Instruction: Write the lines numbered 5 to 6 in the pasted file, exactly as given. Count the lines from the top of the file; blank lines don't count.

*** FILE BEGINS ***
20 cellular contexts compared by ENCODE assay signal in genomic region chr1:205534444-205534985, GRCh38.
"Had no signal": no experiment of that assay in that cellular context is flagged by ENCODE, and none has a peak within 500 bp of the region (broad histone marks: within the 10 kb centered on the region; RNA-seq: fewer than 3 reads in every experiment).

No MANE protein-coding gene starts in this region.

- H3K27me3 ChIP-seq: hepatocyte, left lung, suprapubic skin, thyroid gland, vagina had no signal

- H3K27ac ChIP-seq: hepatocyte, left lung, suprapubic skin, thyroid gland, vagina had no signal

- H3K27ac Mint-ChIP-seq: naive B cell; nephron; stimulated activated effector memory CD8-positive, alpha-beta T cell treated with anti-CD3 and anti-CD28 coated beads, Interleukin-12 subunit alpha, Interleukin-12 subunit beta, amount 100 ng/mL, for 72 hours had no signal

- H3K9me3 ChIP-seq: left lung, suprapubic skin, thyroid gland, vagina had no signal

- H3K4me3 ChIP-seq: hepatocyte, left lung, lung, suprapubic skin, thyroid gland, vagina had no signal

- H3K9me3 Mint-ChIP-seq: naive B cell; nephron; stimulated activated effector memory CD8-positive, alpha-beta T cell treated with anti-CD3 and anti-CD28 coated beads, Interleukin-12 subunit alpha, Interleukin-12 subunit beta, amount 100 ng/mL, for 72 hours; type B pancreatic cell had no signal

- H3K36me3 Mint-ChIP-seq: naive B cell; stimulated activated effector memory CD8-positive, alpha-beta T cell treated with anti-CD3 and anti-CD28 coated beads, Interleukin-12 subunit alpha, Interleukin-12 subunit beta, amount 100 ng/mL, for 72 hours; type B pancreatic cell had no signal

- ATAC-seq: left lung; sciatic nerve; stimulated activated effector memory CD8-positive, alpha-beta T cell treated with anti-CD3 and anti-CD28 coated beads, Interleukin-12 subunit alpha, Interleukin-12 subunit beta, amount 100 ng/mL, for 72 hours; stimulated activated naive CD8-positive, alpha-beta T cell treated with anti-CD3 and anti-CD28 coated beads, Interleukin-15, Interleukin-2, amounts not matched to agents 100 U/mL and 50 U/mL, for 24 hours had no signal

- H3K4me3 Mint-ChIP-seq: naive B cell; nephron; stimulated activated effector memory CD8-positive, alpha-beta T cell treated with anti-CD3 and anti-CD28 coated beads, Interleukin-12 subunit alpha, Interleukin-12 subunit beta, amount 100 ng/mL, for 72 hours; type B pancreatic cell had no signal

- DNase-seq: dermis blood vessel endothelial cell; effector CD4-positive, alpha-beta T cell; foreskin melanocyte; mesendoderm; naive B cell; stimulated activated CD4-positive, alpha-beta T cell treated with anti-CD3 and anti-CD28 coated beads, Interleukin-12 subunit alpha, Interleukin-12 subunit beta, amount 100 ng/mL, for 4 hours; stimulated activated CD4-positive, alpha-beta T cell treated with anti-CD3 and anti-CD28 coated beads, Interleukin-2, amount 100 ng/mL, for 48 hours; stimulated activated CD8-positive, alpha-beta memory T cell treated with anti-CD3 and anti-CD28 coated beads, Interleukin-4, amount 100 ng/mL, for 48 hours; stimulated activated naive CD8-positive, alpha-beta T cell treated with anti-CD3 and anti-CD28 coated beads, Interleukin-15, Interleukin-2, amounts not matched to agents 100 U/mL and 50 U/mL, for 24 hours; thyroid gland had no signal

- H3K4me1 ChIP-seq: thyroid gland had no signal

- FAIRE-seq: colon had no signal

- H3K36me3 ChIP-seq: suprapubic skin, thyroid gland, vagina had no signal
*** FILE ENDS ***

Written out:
- H3K27ac ChIP-seq: hepatocyte, left lung, suprapubic skin, thyroid gland, vagina had no signal

- H3K27ac Mint-ChIP-seq: naive B cell; nephron; stimulated activated effector memory CD8-positive, alpha-beta T cell treated with anti-CD3 and anti-CD28 coated beads, Interleukin-12 subunit alpha, Interleukin-12 subunit beta, amount 100 ng/mL, for 72 hours had no signal